Protecting Your Loved Ones from Physical and Chemical Restraints in a Nursing Home

November 24, 2015 | Crandall & Pera Law
Protecting Your Loved Ones from Physical and Chemical Restraints in a Nursing Home

Just because a person becomes elderly and frail, and they may not have perfect command of their mind due to dementia, this does not mean that they are no longer entitled to maintain their dignity and rights as a human being. Physical and chemical restraints are sometimes used in a nursing home environment in an attempt to control the behavior of residents despite the fact that the Nursing Home Reform Act (NHRA) of 1987 prohibits the use of restraints as a means of controlling behavior or convenience.

Common forms of chemical and physical restraints used in nursing homes

A nursing care facility may be understaffed and they are using physical restraints as a convenience in order to control the movement of residents. Patients who suffer from dementia may be difficult to manage, so the nursing home may over medicate them in order to keep them docile enough for the staff to be able to care for their needs. Some examples of physical and chemical restraints include:

  • Straps, belts, vests

  • Wheelchair bars and brakes

  • Chairs that tip backwards

  • Tucking bed sheets in so tightly that the resident is unable to move

  • Locking a resident in their room

  • Side rails on a bed (when used to keep an ambulatory patient from getting up on their own)

Chemical restraints may include the use of sedatives, antipsychotics, anti-anxiety, anti-depressants and other medications for the purpose of controlling resident's behavior.

Risks associated with the use of physical or chemical restraints

The excessive use of chemical restraints can cause an individual to suffer from over-sedation, confusion, fatigue, dehydration and lack of appetite. The drugs used to chemically restrain the resident might conflict with other medications that the person might be taking. The physical consequences are also quite serious, and may lead to:

  • Bruises

  • Decubitus ulcers

  • Urinary incontinence and constipation

  • Loss of muscle tone and weakness

  • Bone weakness

  • Cardiovascular problems

  • Depression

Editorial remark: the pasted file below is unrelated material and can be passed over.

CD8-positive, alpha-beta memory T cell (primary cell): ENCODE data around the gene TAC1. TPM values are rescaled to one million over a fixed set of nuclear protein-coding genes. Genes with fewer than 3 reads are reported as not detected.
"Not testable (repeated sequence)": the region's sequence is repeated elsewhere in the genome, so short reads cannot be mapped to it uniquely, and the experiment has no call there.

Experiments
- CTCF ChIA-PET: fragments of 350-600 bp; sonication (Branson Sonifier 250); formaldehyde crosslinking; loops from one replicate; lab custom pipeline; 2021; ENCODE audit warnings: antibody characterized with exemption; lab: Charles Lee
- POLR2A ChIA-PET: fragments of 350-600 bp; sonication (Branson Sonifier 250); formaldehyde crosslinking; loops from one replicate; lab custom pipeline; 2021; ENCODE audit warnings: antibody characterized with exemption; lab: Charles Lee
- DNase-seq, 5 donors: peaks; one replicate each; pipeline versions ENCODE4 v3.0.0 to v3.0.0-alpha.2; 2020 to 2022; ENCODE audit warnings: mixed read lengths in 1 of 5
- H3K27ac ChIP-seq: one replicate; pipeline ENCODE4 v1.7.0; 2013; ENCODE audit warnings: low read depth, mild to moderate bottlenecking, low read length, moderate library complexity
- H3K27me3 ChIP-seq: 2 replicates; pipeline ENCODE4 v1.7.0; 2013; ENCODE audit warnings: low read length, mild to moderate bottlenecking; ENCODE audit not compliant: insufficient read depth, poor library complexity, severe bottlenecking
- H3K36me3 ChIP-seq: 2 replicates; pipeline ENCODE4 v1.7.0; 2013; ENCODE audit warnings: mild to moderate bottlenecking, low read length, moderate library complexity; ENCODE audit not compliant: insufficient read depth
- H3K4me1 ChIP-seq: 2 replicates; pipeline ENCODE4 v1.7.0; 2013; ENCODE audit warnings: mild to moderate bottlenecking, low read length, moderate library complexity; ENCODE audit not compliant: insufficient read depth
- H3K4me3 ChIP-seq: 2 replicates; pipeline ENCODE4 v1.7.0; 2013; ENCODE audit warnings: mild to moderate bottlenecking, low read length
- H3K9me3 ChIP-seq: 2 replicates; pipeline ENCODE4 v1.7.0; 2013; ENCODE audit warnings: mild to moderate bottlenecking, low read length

• Withdrawal

  • Increased agitation

Nursing home residents have rights

Under federal law, nursing home residents are protected by several laws including the specified rights listed in the Residents’ Rights of Kentucky, which includes the right to be free from restraints, physical or mental abuse, corporal punishment, involuntary seclusion and any physical or chemical restraints imposed for purposes of discipline or convenience and not required to treat the resident's medical condition. These are all outlined in the Federal Rights of Nursing Facility Residents as well.

What you can do if your loved one is under unnecessary restraint

If you are visiting a loved one and you can see that they are being physically restrained by nursing home staff, or they seem unresponsive or over-medicated, you can report what you see to the nursing facility administrators, and you can also report it to the state authority. Even if it is another resident that you see not receiving proper care being restrained or even neglected, you can report the incident and make sure that the situation is addressed immediately.

If you believe that your loved one is being abused or neglected by nursing home staff you may be able to take legal action against the facility on their behalf. Our compassionate nursing home negligence attorneys in Kentucky can help get you the compensation you deserve. Contact Crandall & Pera Law today for a free consultation. We have offices in Lexington and Louisville to serve you.